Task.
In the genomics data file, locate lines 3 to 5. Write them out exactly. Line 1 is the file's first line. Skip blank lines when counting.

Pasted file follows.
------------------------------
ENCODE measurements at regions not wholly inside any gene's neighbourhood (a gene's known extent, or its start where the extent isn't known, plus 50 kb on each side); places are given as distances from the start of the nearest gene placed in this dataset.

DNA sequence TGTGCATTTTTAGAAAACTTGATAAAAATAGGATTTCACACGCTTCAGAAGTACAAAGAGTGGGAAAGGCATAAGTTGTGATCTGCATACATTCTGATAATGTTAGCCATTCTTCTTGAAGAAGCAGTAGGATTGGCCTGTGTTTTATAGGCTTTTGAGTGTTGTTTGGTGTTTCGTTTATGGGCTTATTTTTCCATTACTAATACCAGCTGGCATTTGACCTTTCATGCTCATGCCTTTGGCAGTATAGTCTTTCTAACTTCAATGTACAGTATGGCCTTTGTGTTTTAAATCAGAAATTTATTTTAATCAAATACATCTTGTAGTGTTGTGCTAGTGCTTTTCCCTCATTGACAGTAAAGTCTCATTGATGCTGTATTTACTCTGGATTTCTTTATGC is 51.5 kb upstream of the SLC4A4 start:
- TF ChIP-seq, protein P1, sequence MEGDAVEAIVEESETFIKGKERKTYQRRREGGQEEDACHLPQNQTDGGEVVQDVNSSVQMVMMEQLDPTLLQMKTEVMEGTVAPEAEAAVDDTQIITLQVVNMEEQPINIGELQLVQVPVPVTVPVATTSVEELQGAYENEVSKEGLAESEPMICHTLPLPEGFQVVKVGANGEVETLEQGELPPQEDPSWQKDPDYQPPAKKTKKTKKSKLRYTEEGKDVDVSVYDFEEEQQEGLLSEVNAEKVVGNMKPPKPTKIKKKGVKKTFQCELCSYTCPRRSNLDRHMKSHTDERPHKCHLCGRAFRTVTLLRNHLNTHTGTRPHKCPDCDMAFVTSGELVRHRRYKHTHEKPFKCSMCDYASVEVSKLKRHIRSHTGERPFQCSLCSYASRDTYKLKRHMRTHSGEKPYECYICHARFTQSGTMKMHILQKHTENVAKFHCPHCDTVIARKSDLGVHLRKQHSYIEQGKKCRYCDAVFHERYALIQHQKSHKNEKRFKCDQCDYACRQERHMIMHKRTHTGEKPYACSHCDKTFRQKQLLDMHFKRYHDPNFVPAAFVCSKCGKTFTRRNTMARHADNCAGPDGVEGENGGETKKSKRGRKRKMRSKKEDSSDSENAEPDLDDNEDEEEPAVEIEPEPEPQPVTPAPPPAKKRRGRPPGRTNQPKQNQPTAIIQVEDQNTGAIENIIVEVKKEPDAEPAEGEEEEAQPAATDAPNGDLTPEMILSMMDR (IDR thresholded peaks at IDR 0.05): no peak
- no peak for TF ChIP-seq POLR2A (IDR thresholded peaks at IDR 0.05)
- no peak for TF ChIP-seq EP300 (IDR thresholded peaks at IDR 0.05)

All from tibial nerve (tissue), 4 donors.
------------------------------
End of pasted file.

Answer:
- TF ChIP-seq, protein P1, sequence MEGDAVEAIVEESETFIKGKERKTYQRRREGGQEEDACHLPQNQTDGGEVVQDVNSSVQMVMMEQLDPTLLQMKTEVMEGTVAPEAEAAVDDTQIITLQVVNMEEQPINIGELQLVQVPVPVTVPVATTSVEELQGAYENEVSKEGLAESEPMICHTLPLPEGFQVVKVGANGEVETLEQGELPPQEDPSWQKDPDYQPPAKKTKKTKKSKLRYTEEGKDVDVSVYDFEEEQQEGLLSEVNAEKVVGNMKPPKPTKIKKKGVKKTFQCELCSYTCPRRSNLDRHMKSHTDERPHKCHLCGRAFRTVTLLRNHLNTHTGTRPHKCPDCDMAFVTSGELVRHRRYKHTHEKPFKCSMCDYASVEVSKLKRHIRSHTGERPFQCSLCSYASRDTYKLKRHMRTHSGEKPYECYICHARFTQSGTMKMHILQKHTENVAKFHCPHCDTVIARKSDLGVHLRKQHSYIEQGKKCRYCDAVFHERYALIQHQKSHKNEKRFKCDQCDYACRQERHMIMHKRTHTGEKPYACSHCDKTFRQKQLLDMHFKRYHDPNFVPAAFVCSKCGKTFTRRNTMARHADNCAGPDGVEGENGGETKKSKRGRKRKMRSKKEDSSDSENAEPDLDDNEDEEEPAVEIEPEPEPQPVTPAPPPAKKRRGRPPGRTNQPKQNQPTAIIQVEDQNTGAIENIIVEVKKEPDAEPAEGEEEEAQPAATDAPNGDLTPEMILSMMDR (IDR thresholded peaks at IDR 0.05): no peak
- no peak for TF ChIP-seq POLR2A (IDR thresholded peaks at IDR 0.05)
- no peak for TF ChIP-seq EP300 (IDR thresholded peaks at IDR 0.05)